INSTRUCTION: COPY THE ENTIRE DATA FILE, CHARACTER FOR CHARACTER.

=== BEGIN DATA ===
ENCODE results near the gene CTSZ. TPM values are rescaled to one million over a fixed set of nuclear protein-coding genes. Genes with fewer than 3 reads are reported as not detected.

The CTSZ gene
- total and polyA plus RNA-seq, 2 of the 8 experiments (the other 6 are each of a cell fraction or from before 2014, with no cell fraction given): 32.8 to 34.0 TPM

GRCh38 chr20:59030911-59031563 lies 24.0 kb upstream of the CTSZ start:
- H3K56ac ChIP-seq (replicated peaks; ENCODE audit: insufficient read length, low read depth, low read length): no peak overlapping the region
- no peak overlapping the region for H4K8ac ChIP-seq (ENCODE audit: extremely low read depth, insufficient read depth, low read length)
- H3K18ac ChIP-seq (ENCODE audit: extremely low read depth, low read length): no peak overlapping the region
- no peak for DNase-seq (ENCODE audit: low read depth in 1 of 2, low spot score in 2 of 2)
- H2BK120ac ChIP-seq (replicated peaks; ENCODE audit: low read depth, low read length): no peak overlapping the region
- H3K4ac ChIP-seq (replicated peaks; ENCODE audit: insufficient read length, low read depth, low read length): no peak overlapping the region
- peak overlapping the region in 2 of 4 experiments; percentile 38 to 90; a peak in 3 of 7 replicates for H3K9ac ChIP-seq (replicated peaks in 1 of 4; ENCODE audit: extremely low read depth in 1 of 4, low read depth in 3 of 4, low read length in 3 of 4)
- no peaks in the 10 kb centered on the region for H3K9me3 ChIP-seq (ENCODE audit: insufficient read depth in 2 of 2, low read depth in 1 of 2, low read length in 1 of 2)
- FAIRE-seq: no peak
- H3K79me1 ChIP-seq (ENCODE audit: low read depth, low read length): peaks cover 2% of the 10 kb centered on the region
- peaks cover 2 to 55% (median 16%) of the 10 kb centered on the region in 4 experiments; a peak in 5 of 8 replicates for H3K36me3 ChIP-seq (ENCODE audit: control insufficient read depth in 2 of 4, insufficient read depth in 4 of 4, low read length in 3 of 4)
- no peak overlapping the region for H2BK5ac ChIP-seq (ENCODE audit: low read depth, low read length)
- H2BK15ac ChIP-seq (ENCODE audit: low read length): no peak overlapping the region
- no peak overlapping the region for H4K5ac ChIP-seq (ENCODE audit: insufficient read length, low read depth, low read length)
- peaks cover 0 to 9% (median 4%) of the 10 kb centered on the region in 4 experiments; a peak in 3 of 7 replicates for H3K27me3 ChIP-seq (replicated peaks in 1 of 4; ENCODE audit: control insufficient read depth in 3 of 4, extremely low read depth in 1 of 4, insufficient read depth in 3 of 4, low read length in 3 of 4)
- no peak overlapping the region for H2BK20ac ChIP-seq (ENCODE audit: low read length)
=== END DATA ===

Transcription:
ENCODE results near the gene CTSZ. TPM values are rescaled to one million over a fixed set of nuclear protein-coding genes. Genes with fewer than 3 reads are reported as not detected.

The CTSZ gene
- total and polyA plus RNA-seq, 2 of the 8 experiments (the other 6 are each of a cell fraction or from before 2014, with no cell fraction given): 32.8 to 34.0 TPM

GRCh38 chr20:59030911-59031563 lies 24.0 kb upstream of the CTSZ start:
- H3K56ac ChIP-seq (replicated peaks; ENCODE audit: insufficient read length, low read depth, low read length): no peak overlapping the region
- no peak overlapping the region for H4K8ac ChIP-seq (ENCODE audit: extremely low read depth, insufficient read depth, low read length)
- H3K18ac ChIP-seq (ENCODE audit: extremely low read depth, low read length): no peak overlapping the region
- no peak for DNase-seq (ENCODE audit: low read depth in 1 of 2, low spot score in 2 of 2)
- H2BK120ac ChIP-seq (replicated peaks; ENCODE audit: low read depth, low read length): no peak overlapping the region
- H3K4ac ChIP-seq (replicated peaks; ENCODE audit: insufficient read length, low read depth, low read length): no peak overlapping the region
- peak overlapping the region in 2 of 4 experiments; percentile 38 to 90; a peak in 3 of 7 replicates for H3K9ac ChIP-seq (replicated peaks in 1 of 4; ENCODE audit: extremely low read depth in 1 of 4, low read depth in 3 of 4, low read length in 3 of 4)
- no peaks in the 10 kb centered on the region for H3K9me3 ChIP-seq (ENCODE audit: insufficient read depth in 2 of 2, low read depth in 1 of 2, low read length in 1 of 2)
- FAIRE-seq: no peak
- H3K79me1 ChIP-seq (ENCODE audit: low read depth, low read length): peaks cover 2% of the 10 kb centered on the region
- peaks cover 2 to 55% (median 16%) of the 10 kb centered on the region in 4 experiments; a peak in 5 of 8 replicates for H3K36me3 ChIP-seq (ENCODE audit: control insufficient read depth in 2 of 4, insufficient read depth in 4 of 4, low read length in 3 of 4)
- no peak overlapping the region for H2BK5ac ChIP-seq (ENCODE audit: low read depth, low read length)
- H2BK15ac ChIP-seq (ENCODE audit: low read length): no peak overlapping the region
- no peak overlapping the region for H4K5ac ChIP-seq (ENCODE audit: insufficient read length, low read depth, low read length)
- peaks cover 0 to 9% (median 4%) of the 10 kb centered on the region in 4 experiments; a peak in 3 of 7 replicates for H3K27me3 ChIP-seq (replicated peaks in 1 of 4; ENCODE audit: control insufficient read depth in 3 of 4, extremely low read depth in 1 of 4, insufficient read depth in 3 of 4, low read length in 3 of 4)
- no peak overlapping the region for H2BK20ac ChIP-seq (ENCODE audit: low read length)